If you've never lived on a boat before and you're dreaming of sailing off into the sunset, you might want to consider the realities of living on a boat full-time. There are definitely pros and cons. For us, the pros far outweigh the cons, but everyone's different. Here's just a few of things you might want to consider seriously. None of these are show stoppers … just considerations.
1. Land anchors and obligations.
If you have a house, lots of property or lots of “stuff”, it's sometimes hard to part with it and other times difficult to get rid of it. You can sell your land stuff including cars and house, but what if you don't like living on a boat? Can you get back into the market easily if everything is gone? On the other hand, do you want to pay for storage? What's the plan? Will you rent your house and if so, do you have a property manager in mind to take care of things for you? Do you have a lot of debt that will follow you?
2. Budgets and the cost of living aboard.
Do you have enough savings/income for a realistic living/cruising budget? Have you taken the time to plan out a reasonable budget to see what it will really cost to live and maintain the boat? Do you plan to work once you're aboard? That's okay if you have a trade and can work in the US, but foreign countries usually frown upon visitors working without proper paperwork. It's do-able, but it takes some effort. Planning ahead in the money department really makes sense.
3. Boats require a lot of work.
Boats need constant maintenance. Things on a boat break ...usually at the least opportune moment. If you think that living aboard is all peaceful, calm water and watching sunsets in tropical paradises while sipping a cocktail, you're in for a big surprise. There's a lot of work involved in maintaining a boat and keeping it in seaworthy condition. The weather's not always good. The anchorages can be bumpy and crowded. There will be lots of beautiful sunsets … just not everyday and you might not see them all with your head stuck in the bilge.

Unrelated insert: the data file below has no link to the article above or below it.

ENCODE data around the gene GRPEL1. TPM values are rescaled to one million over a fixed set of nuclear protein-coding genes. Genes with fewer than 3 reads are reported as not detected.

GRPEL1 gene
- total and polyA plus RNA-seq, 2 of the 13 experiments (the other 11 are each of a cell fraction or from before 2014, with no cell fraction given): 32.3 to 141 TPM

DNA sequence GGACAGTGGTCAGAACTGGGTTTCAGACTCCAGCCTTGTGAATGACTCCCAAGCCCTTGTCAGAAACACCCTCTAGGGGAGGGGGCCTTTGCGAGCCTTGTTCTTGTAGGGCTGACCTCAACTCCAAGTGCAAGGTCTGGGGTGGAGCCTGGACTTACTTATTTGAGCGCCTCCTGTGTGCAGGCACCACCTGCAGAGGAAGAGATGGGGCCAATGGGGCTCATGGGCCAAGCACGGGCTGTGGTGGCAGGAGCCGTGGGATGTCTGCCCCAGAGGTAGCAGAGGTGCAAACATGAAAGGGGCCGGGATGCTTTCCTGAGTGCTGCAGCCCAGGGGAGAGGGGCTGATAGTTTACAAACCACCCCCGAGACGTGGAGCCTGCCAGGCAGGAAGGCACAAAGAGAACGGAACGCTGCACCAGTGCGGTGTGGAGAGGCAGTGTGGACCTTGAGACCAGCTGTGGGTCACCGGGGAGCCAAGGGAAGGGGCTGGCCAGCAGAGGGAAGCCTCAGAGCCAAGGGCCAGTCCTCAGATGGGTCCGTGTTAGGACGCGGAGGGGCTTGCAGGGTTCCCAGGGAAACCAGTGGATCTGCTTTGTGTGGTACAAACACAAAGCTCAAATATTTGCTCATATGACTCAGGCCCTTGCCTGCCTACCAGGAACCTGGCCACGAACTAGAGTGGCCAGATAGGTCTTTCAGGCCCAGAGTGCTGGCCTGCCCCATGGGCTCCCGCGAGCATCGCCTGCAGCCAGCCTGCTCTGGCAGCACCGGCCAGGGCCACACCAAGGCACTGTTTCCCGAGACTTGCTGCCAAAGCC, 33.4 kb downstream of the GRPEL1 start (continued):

4. Physical health.
Are you physically able to live on a boat and maintain it? If you have a chronic condition and you're only thinking of doing coastal cruising close to medical help if you need it, you'll probably be fine. There's a lot of physical exertion on a boat … heavy work sometimes. Yes, you can get help, but not if you're at sea. You really need to be pretty self-reliant. What if the windlass doesn't work? Can you haul the anchor manually if you had to. Can you climb a mast? Can you squeeze into the engine room to fix a hose or tighten a clamp? You can certainly rig a boat so that many of the physical demands are minimized. You just need to consider it in advance.
Missing grandkids, close friends, kids … caring for elderly parents? It's one thing to be across town or a couple hours distance, but a long way away if you're on a boat at sea. The further away you get, the harder it is for you to come home and for them to visit. That said, many cruisers manage a half year on the boat and a half year at home or some similar arrangement.
6. Everybody in sync?
Is your spouse or partner in sync with your plans? We've seen so many disgruntled sailors who complain that their spouse (male & female, by the way) doesn't enjoy the cruising life and so they're both miserable. It's a different life aboard and not always easy. Reasonable expectations on both sides can make a huge difference.
7. Experience and knowledge.
The learning curve for learning to sail and handle your boat, learning all about living on a boat, and learning to maintain and repair the boat and all its systems is very, very steep. Initially, it's nearly overwhelming, but definitely do-able. Take sailing lessons. Learn about boat handling. If you can't repair something on your own, hire someone to do it, but watch over his shoulder and learn, so that next time you can do it yourself. Take Coast guard courses. Take first aid courses. Buy reference and “how-to” books. Do some bare boat charters. Join other people on their boats. Read. Join SSCA (Seven Seas Cruising Assn), attend a gam and talk to other sailors. The more you know!
Okay, all you seasoned sailors out there. I've done the short list. Can you add key considerations that new sailors might want to think about before making the leap. We're in our 14th year of cruising and we wouldn't trade our travels and experiences for the world, but there are days when ...